Webinar Briefing on Monday, November 14, 2011 2:00 PM – 3:30 PM EST

A report called Kiskisik Awasisak: Remember the Children. Understanding the Overrepresentation of First Nations Children in the Child Welfare System will be released next week and there will be a webinar briefing on the report on November 14th @ 2pm (EST).

The report is based on the largest study of child welfare investigations involving First Nations children ever conducted in Canada. The study examines data collected from 89 provincial/territorial agencies and 22 First Nations and urban Aboriginal agencies and the findings are intended help understand the factors contributing to the over-representation of First Nations children in the child welfare system and to make changes to funding and practice models.

Canada’s child welfare system has a historical pattern of removing Aboriginal children from their homes. You can learn more about this issue by examining the Aboriginal Child Welfare section of the Canadian Child Welfare Research Portal.

One component of the report documents issues that female caregivers were dealing with at the time of the investigations and which  potentially influenced their abilities to care for their children. Case workers noted:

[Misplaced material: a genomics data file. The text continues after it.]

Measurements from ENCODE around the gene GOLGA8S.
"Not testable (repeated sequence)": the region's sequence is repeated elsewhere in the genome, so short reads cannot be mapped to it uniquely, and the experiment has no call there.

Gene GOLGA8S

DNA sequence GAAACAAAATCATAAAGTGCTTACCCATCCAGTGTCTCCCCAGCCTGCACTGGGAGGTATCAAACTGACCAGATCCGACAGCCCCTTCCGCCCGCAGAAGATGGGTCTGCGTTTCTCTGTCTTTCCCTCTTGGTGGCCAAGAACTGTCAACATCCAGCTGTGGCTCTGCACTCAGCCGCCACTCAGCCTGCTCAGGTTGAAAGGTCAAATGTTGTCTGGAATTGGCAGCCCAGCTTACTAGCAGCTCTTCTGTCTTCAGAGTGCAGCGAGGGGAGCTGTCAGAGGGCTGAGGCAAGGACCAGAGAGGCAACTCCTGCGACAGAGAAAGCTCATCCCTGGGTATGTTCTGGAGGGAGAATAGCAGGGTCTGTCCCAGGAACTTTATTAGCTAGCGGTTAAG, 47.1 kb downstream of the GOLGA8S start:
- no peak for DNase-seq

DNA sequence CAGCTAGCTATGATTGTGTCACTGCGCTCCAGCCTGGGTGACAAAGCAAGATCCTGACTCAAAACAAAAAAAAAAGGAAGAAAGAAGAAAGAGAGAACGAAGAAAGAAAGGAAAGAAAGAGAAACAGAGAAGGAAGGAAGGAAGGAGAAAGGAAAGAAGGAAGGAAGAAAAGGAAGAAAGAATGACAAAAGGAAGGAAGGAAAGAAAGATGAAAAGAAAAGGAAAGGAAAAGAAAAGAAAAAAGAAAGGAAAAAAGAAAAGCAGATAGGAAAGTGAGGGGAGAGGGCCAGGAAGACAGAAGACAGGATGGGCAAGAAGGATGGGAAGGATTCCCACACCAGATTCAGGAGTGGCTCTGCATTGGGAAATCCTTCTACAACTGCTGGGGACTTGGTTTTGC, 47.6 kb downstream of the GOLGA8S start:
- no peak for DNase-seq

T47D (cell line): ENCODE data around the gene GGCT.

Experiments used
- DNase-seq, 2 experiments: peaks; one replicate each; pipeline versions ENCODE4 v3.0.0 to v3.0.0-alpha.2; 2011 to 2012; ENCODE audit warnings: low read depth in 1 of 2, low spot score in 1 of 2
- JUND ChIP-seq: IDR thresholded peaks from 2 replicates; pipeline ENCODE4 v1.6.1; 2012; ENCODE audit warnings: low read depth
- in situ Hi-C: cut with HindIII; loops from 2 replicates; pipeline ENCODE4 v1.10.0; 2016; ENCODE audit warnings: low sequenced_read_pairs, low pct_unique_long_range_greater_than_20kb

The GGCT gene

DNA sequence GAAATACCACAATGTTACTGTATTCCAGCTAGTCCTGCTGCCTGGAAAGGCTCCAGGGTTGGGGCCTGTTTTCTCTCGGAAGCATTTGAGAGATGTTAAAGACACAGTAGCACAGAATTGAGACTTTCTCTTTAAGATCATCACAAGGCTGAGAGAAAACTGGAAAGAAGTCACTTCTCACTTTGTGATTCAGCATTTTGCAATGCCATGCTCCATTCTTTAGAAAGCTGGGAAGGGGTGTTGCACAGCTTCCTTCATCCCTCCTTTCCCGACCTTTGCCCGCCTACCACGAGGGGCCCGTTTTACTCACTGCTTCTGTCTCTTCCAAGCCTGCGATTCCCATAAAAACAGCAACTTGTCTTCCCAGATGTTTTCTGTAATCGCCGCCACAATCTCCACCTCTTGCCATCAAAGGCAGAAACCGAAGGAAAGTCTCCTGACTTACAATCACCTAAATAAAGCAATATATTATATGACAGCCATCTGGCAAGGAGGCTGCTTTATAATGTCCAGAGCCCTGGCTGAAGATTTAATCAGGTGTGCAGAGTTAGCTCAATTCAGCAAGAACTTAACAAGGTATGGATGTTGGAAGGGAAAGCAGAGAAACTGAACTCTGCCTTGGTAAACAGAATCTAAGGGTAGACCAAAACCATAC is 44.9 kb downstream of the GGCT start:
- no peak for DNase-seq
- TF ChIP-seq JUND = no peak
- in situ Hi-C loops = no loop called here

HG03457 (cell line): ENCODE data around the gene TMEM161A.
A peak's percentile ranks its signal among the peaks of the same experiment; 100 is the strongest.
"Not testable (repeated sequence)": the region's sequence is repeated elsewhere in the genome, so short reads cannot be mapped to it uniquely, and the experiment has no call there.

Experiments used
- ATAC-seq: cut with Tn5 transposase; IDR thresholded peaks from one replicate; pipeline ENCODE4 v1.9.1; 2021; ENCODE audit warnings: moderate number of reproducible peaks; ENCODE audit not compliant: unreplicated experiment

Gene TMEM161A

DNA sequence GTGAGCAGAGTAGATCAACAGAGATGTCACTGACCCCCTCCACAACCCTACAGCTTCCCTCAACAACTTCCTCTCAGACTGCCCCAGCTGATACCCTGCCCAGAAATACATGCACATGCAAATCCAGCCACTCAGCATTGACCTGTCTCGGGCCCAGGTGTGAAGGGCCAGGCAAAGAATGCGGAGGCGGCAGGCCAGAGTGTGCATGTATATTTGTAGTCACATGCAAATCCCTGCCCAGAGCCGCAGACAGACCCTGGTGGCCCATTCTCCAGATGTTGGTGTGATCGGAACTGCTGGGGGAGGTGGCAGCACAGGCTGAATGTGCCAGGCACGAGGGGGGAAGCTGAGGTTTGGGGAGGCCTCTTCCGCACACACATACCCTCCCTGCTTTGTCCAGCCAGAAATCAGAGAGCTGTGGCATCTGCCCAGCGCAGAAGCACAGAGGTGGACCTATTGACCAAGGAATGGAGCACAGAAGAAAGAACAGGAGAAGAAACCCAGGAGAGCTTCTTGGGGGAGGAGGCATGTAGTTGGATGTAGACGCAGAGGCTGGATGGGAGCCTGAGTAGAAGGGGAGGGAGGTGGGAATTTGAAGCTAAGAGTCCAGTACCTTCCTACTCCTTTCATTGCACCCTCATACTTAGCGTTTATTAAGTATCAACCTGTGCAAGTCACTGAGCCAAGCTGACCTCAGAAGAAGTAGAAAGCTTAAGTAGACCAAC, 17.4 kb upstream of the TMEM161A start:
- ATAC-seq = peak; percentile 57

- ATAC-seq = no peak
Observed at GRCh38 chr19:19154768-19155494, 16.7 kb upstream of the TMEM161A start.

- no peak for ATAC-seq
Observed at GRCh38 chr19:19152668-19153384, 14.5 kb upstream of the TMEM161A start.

• multiple risk factors in 56% of First Nations child investigations (vs. 34% of non-Aboriginal child investigations).
  • domestic violence victimization in 43% of First Nations child investigations (vs. 30% of non- Aboriginal child investigations).
  • alcohol abuse in 40% of First Nations child investigations (vs. 8% of non-Aboriginal child investigations).
  • lack of social supports in 37% of First Nations child investigations (vs. 30% of non-Aboriginal child investigations).
  • drug/solvent abuse in 25% of First Nations child investigations (vs. 10% of non-Aboriginal child investigations).
  • history of foster/group home care in 13% of First Nations child investigations (vs. 5% of non- Aboriginal child investigations).

It would be interesting to see how these issues were addressed after they were identified. For example, did learning that a woman has a substance use problem lead to support in accessing treatment or child apprehension? Or, how many apprehensions could have been averted if the woman had identifiable social supports?

You can register for the webinar here and learn more about the study here.